As a senior, you can control and change this behavior. The best course of action is to have a plan prepared and only help when necessary. This will force your child to act and complete mundane tasks where capable.
Find a Balance
If your adult child is capable of being on their own in the future, but perhaps needs a place to stay to overcome health challenges, then it is supportive to have their company. However, you must eventually encourage them to find a home or apartment for their independence. Discuss their goals and ask if there are skills they want to improve while at home. Striking a balance between enjoying extra time with your adult child but setting boundaries while living together could be complicated. However, it is better to set them as soon as possible than later down the road.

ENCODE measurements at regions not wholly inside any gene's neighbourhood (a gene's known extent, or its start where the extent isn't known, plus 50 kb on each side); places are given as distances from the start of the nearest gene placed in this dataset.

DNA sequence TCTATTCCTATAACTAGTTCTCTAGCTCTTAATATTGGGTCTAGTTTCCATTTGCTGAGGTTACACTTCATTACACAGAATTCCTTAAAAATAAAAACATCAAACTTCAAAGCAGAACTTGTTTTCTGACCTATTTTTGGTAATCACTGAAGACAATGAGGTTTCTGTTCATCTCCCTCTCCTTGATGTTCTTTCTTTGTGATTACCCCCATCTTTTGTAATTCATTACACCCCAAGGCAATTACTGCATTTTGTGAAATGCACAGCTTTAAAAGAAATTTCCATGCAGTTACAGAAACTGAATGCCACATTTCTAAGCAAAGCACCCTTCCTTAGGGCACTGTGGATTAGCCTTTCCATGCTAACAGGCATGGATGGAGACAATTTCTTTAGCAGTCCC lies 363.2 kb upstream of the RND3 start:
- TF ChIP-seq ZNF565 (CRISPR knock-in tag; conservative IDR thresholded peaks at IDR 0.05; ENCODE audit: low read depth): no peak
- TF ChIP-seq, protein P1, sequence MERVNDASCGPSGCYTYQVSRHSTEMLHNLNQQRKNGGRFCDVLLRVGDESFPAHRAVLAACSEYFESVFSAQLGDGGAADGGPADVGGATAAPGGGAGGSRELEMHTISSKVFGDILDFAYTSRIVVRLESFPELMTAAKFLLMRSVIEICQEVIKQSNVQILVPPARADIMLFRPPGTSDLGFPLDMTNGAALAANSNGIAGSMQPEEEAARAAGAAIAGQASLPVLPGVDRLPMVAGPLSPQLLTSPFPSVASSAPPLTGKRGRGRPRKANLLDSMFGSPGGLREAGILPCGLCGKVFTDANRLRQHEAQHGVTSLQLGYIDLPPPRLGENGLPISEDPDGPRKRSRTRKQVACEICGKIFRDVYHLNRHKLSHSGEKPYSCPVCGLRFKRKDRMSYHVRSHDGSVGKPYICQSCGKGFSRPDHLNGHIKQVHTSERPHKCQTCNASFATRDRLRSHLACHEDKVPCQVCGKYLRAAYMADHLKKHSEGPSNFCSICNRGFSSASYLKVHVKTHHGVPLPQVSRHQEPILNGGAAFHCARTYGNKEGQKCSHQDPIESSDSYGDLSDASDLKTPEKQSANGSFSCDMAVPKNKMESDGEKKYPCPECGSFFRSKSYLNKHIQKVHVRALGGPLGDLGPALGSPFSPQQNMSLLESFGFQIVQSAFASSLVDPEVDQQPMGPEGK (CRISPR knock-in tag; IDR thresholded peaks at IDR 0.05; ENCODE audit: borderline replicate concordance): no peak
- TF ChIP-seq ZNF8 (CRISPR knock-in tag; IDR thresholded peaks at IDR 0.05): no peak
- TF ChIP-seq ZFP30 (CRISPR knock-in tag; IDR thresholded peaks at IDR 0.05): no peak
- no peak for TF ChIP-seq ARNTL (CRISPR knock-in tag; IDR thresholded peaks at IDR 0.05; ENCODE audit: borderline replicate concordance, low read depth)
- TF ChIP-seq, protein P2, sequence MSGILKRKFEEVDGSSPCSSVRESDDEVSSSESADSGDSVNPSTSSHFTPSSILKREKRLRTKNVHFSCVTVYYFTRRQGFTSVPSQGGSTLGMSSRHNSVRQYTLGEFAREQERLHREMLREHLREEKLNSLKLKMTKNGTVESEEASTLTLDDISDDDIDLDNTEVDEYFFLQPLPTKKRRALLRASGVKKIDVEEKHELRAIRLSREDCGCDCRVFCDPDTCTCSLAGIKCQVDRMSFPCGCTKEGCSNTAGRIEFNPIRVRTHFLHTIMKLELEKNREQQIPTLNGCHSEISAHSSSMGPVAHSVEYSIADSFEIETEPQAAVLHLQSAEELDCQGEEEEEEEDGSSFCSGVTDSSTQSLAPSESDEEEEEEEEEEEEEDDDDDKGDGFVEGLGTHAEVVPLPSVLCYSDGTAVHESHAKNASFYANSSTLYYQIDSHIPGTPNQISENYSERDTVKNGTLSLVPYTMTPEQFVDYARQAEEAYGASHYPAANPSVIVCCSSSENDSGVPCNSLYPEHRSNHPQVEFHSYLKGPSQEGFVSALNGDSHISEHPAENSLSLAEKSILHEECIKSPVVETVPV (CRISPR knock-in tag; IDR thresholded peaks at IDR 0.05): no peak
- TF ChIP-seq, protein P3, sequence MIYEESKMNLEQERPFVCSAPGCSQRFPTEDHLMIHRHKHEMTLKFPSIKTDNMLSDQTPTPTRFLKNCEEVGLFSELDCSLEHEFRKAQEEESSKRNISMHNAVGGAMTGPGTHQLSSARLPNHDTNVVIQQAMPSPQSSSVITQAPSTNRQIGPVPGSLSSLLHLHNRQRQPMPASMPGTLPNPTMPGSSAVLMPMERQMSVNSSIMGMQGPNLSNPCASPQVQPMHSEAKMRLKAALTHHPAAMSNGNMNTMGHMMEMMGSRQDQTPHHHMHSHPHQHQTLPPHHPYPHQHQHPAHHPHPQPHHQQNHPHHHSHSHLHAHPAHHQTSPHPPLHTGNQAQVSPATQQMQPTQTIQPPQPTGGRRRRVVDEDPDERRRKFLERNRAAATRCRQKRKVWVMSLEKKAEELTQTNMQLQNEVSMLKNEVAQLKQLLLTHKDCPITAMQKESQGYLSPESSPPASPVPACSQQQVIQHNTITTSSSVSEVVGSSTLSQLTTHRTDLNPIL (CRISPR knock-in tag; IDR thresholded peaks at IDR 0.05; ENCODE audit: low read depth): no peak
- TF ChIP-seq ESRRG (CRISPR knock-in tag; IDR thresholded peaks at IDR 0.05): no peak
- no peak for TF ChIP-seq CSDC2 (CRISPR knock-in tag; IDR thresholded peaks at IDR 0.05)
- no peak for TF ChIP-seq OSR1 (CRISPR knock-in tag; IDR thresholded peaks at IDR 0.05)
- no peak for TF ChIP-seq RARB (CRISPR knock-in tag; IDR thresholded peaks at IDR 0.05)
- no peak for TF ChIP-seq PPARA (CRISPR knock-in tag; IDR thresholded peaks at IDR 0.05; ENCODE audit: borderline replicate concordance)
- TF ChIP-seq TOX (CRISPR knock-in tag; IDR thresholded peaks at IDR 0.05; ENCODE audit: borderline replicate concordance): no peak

Manager Versus Consultant
When your child is at a young age, you act as a manager. You are regularly involved in the child’s daily life, taking a “hands-on” approach. However, as your child becomes an adult, your role is more of a consultant. While your adult child may be missing the term adult, you can still be helpful and check-in but never provide unsolicited advice. Asking how your child is doing and if there is anything you can assist with does not eliminate all accountability.
When you are caring for an adult child with health issues, they still must be accountable for their actions where possible. This relates to setting boundaries and letting them know you have every intention of enforcing them. Simultaneously, you must give them some autonomy and respect in the process.
Respect Your Child’s Independence